We rolled through Gillette without stopping, hoping to get to Sheridan and our RV park by early afternoon.
As we get close to Buffalo, we get to see something that excites us more that we would have guessed.

Mountains!  Real big, snow capped mountains!  We are in the West again.

We got to Peter D's RV park at 4 in the afternoon, and got checked in.

Joan just wanted to set-up and relax, so I got busy cleaning the bugs off the front cap and windshield, lubing the automatic step, deploying and drying the awnings, poking and prodding at the driver's side mirror to see if I could find a way to tighten it up a bit (I couldn't).

Across the driveway from us we have two horses for companions.
The weather has been fabulous today- full sun and temps in the mid 70s.  Tomorrow should be similar weather-wise.   A good accompaniment to our travels to Cody.

Your Traveling Friends

Jeff and Joan 

Thursday, May 23, 2013

Mt Rushmore and Crazy Horse

Odometer unchanged at 33542 miles
Trip meter- 0

This time change thing is getting to me. As we traveled east, we lost an hour each time we crossed a time zone. This is good, because Joan is a night owl and Jeff is a lark. By the time we got to Florida, Jeff was staying up until midnight and actually going to sleep at 9 or 9:30 west coast time. Now it's reversing itself and to get to bed at midnight is like- well- midnight. My body is not liking this...

At 6:30 this morning, we are thinking it must be 8:30 and our eyes pop open- no use fighting it, we got up and got ready to go to Mount Rushmore. We are in a very small hamlet called Hermosa about 12 miles south of Rapid City and about 20 miles east of the monument, so we took state highway 40 over to Keystone which is the gateway city (town) to the Monument.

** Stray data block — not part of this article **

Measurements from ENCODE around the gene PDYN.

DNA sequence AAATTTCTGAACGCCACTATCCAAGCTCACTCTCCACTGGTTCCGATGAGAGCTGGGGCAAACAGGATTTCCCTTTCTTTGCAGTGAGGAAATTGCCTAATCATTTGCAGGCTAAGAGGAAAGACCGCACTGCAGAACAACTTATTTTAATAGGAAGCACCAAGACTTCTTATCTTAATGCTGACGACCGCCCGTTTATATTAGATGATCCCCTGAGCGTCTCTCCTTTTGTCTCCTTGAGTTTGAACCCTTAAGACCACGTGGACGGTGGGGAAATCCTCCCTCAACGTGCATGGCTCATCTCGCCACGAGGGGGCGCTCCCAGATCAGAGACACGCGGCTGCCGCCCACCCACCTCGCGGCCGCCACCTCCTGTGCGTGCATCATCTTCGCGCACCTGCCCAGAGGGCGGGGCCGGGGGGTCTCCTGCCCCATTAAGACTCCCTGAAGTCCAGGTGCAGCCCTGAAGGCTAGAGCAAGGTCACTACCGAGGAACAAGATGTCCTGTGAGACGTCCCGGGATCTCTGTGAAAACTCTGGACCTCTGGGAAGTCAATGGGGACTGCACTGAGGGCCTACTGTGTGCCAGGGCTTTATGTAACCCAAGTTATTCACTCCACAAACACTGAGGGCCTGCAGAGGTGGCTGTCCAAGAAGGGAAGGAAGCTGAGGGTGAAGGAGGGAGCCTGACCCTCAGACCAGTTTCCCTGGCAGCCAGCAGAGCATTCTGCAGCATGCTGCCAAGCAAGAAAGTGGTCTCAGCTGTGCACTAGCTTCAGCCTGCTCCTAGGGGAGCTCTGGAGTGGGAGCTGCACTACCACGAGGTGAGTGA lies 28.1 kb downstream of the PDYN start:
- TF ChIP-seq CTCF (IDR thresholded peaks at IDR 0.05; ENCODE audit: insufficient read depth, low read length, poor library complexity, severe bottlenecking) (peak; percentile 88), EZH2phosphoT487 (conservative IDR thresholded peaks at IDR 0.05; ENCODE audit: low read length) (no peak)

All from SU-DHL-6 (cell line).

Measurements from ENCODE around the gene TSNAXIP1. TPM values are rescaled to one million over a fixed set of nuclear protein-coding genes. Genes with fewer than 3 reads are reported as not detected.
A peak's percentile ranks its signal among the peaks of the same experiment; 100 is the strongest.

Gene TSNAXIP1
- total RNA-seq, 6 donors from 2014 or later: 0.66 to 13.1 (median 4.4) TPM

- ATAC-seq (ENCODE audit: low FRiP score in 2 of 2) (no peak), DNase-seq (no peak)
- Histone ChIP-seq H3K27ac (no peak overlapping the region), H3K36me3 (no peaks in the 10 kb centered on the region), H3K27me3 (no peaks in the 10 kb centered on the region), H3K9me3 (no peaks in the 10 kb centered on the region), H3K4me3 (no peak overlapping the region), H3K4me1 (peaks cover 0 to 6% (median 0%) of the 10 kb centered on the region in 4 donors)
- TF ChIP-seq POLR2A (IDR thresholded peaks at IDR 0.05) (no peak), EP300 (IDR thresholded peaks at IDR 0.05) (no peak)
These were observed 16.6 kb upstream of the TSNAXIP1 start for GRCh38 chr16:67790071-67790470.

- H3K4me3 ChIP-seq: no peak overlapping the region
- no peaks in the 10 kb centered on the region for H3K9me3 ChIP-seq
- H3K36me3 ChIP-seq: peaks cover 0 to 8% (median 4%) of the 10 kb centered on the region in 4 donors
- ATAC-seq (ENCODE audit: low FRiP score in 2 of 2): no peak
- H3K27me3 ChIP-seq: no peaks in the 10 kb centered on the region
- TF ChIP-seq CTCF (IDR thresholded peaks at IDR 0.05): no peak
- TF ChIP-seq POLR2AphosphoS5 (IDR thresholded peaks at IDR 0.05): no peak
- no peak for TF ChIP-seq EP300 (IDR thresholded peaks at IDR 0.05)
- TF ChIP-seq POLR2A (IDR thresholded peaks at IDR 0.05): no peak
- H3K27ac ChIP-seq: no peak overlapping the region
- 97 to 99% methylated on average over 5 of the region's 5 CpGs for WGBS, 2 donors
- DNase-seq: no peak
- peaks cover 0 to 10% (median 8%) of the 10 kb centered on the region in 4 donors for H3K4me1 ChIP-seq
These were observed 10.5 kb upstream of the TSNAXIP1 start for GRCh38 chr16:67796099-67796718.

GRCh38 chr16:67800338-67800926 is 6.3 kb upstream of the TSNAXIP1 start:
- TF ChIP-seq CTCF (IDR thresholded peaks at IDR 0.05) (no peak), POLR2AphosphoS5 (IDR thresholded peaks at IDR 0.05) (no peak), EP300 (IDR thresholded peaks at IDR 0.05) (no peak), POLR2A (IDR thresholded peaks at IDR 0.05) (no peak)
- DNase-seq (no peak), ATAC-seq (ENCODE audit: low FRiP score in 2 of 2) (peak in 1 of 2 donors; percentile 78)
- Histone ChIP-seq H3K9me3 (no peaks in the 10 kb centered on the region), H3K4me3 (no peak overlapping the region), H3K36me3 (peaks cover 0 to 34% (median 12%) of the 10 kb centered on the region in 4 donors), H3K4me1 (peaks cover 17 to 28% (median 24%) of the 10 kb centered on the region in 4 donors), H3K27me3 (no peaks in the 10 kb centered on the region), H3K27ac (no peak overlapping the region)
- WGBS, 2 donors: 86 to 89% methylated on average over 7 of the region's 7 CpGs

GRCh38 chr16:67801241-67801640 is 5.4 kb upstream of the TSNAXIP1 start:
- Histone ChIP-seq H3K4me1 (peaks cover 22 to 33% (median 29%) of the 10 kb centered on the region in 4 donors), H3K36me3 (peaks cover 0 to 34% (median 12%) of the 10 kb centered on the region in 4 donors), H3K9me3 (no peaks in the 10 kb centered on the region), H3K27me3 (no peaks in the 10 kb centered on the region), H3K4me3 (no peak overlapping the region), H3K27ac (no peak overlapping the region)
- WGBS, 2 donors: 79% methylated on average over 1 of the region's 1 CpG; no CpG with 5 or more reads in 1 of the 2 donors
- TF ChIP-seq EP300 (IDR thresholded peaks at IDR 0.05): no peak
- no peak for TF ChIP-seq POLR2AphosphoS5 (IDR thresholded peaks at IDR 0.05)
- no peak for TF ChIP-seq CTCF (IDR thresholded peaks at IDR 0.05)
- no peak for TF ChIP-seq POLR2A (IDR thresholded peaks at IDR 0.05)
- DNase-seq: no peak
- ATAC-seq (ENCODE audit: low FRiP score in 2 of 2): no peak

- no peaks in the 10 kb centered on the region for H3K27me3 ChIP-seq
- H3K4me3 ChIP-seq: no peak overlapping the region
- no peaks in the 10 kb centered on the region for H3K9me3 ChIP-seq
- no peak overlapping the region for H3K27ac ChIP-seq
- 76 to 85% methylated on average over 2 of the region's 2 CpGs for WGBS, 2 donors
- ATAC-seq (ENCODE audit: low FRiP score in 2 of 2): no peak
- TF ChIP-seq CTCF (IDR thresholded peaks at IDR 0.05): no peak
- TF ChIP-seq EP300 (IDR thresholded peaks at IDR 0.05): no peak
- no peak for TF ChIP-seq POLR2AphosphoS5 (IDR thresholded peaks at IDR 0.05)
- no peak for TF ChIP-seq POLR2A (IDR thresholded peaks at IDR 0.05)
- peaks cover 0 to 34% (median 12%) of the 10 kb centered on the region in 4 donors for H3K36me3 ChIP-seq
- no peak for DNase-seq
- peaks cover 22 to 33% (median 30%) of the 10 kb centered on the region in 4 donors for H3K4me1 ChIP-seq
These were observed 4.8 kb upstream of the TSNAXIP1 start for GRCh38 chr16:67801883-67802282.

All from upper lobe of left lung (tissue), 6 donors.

We turned onto route 244 which goes up to the mountains. As we got close we started getting teasing little glimpses of the huge carvings.

The entrance way to the viewing area has changed a lot since I was last here in the 70s.  Back then you just drove into a big parking lot and walked over to the viewing area,  Now you pay an $11 "parking fee" and get to park in the partially underground parking structure.  I say parking fee in quotes, because it means I don't get in on my Senior Pass.  (they explained that technically there is no entrance fee- it's all a parking fee)

After parking and passing through the portal seen above, you are now on an avenue of the flags.

Each cloumn in the avenue leading up to the viewing platform has the name of one of the 50 states and it's state flag flying.  Oregon is on the second column on the right in this photo and our blue and gold flag hangs above the inscription.  (each column has 4 states- one on each face of the column)

Here is the money shot.

We couldn't help mugging it up like all the other tourists around us- so here we are- proof these photos weren't clipped from Google Images!

We got an unexpected surprise as we headed out on the road towards our next destination.